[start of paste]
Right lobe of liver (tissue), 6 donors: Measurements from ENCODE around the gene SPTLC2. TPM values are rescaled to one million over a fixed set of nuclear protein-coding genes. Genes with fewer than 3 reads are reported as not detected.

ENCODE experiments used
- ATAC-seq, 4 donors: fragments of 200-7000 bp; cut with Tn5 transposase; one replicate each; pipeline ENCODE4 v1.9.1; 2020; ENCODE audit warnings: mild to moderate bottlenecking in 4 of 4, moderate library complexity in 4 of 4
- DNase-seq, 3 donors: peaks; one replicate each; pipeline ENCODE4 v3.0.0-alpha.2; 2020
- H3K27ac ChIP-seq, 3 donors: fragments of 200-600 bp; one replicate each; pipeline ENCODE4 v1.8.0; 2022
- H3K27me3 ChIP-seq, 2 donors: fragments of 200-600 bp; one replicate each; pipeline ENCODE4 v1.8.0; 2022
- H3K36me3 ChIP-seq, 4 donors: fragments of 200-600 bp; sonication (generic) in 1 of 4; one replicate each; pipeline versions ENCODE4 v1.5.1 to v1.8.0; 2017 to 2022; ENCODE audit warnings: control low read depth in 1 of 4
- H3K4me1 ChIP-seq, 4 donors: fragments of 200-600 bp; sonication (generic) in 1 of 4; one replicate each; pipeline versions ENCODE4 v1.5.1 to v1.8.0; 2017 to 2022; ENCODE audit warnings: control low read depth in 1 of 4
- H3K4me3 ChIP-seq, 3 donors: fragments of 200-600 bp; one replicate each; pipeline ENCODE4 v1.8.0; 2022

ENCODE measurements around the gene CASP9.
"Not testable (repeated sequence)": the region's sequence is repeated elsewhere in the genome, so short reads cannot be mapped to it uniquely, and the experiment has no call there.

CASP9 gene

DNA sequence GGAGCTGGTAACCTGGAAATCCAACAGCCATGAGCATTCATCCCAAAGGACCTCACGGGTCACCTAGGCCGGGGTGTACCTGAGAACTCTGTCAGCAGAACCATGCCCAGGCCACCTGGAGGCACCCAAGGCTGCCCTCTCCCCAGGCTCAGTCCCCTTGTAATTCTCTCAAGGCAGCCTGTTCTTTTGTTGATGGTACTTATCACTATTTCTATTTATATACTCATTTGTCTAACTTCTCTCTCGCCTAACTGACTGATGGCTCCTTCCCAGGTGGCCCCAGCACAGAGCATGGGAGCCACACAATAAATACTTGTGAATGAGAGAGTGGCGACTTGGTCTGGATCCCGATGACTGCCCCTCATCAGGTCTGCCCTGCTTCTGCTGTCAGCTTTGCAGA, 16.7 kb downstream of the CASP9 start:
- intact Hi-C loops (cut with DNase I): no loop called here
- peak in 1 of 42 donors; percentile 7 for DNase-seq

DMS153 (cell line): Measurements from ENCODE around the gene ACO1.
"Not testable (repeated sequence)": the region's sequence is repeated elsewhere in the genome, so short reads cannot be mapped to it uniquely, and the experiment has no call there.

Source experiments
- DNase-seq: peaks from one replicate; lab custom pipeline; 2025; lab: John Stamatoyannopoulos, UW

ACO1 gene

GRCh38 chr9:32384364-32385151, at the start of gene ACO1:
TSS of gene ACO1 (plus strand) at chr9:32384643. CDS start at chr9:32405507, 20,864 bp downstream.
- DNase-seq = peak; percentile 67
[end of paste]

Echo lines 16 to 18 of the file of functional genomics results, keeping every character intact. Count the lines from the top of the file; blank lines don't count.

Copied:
DMS153 (cell line): Measurements from ENCODE around the gene ACO1.
"Not testable (repeated sequence)": the region's sequence is repeated elsewhere in the genome, so short reads cannot be mapped to it uniquely, and the experiment has no call there.

Source experiments